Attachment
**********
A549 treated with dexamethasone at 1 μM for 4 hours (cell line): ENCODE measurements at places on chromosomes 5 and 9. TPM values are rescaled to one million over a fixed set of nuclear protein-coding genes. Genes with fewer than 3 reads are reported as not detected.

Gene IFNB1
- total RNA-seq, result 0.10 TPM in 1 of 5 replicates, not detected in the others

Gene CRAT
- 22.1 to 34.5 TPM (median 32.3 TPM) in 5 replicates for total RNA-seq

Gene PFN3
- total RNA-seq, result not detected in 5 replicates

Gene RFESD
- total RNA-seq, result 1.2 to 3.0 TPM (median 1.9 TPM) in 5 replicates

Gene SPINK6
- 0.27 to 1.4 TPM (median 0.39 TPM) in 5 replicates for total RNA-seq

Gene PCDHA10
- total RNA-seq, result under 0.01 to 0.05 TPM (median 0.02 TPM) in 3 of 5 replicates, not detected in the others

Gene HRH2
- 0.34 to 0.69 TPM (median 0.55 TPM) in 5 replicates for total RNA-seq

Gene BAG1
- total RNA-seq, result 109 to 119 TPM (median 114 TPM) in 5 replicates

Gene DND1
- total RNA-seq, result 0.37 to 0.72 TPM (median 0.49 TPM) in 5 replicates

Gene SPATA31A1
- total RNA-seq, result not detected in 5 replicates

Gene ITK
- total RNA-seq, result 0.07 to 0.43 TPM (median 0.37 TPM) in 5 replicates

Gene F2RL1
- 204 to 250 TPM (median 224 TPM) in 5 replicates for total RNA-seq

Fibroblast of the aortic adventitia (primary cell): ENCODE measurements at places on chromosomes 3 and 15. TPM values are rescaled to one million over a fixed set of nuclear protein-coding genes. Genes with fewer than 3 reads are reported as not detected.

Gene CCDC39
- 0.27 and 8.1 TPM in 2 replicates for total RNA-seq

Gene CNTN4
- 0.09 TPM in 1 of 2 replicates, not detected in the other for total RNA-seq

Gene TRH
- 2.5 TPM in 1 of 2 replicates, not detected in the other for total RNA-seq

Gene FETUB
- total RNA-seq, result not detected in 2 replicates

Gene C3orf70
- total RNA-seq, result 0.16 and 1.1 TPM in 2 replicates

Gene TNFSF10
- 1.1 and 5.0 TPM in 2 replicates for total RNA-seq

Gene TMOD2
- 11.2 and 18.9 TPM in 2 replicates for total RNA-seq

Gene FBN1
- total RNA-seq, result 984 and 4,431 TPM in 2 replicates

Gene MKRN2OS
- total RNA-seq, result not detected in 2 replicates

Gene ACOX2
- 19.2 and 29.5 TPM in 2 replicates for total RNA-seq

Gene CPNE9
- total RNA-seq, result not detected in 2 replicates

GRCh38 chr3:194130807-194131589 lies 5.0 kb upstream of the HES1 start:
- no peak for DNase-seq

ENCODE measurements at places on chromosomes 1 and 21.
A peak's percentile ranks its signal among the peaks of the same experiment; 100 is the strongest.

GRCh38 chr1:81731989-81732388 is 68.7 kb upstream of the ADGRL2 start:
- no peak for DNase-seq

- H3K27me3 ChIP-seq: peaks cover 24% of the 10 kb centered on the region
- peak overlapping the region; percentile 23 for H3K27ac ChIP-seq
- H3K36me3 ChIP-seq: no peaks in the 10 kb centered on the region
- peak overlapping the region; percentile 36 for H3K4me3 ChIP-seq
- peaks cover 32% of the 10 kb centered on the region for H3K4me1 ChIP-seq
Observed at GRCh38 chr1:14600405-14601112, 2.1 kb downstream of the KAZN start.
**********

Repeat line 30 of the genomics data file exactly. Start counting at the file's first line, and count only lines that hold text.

- 0.09 TPM in 1 of 2 replicates, not detected in the other for total RNA-seq